Well, that’s unfair. MG provided a link to the latest nuclear response in Japan. I don’t see where any mistakes were made. Even the reporting appears competent(!) Old containers of radium paint are some of the hottest sources that unsuspecting folks can harbor.
At 1 meter from the bottles, the reading was 20 microsieverts per hour,
20 uSv/h equals 2 mrem/h, which is exactly the point at which we post an “RBA”, a Radiological Buffer Area. Anyone with radiological training and a thermoluminescent dosimeter (TLD) can enter and work in such an area. But we post areas at 30cm from a source, not 1 meter. So this lady definitely had a Radiation Area in her house, which is 5 mrem/h or 50 uSv/h. We step up our controls at that point.
Over the decades this lady probably picked up close to 2 Sv, or 200 rem, from this hidden source. By comparison, I’ve picked up 0.08 Sv or 8 rem, in a quarter-century of nuke work. So, that poor woman. That poor, poor, 90-year old woman.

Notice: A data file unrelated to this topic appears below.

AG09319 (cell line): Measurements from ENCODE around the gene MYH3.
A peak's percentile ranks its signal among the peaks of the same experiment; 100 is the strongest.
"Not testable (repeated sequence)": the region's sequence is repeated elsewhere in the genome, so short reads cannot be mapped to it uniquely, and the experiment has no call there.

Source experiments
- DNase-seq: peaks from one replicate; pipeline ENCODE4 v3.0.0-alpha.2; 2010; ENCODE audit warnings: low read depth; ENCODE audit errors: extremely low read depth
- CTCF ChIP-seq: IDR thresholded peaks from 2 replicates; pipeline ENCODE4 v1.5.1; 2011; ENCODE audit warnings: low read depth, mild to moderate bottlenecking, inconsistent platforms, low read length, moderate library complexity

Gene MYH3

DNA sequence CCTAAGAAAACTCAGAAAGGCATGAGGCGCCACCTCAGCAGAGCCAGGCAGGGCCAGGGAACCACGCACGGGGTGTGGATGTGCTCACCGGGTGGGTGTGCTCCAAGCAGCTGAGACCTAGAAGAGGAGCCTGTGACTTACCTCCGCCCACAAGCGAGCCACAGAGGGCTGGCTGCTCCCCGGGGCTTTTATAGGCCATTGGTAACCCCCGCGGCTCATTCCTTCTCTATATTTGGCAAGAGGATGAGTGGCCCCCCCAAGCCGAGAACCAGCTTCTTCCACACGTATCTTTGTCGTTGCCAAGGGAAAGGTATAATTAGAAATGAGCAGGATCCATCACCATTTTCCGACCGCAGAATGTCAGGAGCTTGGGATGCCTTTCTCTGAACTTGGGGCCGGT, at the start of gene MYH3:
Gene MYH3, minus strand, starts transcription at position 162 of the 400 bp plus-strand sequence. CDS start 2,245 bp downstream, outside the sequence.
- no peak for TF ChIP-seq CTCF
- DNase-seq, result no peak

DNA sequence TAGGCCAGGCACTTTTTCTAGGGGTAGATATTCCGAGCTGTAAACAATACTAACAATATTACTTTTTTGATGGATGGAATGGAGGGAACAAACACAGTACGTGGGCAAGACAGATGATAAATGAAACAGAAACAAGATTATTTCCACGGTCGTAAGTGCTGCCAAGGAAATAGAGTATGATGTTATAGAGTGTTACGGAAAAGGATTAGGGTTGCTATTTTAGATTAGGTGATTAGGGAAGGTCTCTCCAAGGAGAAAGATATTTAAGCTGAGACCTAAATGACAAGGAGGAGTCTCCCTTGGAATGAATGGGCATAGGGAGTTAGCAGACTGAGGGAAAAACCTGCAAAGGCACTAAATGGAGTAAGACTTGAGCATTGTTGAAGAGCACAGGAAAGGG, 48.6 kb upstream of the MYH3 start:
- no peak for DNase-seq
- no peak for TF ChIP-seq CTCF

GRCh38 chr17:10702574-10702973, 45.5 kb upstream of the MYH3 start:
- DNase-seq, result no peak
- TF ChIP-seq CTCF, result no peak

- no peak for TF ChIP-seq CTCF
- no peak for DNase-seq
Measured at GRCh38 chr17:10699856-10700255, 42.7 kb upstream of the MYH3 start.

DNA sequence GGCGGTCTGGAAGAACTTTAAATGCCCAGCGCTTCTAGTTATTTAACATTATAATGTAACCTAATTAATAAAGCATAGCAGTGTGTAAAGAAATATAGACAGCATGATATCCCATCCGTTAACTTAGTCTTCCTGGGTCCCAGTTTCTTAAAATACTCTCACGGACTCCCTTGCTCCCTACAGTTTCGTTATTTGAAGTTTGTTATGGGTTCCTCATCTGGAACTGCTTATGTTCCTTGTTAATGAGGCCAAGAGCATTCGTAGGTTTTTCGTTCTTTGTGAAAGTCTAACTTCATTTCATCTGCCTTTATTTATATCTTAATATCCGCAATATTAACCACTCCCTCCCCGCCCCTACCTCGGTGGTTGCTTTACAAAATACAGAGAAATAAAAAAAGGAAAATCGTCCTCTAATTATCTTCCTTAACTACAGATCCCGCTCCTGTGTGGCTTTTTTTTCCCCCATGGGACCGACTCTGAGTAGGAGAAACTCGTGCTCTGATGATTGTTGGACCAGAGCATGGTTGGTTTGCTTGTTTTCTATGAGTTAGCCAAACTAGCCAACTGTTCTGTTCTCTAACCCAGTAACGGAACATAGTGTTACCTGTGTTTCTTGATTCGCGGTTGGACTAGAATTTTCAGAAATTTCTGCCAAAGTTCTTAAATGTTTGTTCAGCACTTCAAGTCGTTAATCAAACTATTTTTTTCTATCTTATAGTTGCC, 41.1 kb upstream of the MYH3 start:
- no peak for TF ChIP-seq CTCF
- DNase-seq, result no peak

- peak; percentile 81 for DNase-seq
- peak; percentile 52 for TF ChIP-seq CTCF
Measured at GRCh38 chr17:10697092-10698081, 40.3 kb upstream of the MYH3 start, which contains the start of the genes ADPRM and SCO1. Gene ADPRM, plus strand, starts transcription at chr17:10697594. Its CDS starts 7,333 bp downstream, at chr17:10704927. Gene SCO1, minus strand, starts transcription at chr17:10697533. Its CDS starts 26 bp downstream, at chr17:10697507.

Did you guys know the Boy Scouts used to award badges for nuclear/radiation knowledge? What could go wrong with encouraging inventive American teenage boys to develop practical nuclear skills?
I’ve read part of the book, not all. The kid was in the habit of keeping his Geiger counter on when travelling about, because he’d learned there’s a surprising number of sources out there. His encounter with a reservoir of radium paint came when he was driving past an antique shop and the meter responded. Inside, he traced the source to a vial of radium paint within a clock.
I don’t believe the U.S. has had a fatal occupational dose in decades. And the last of them have come from radiography screwups, not radium paint. But because rad work has gotten so safe, Ra-226 will probably always be the greatest industrial killer, at least of Americans.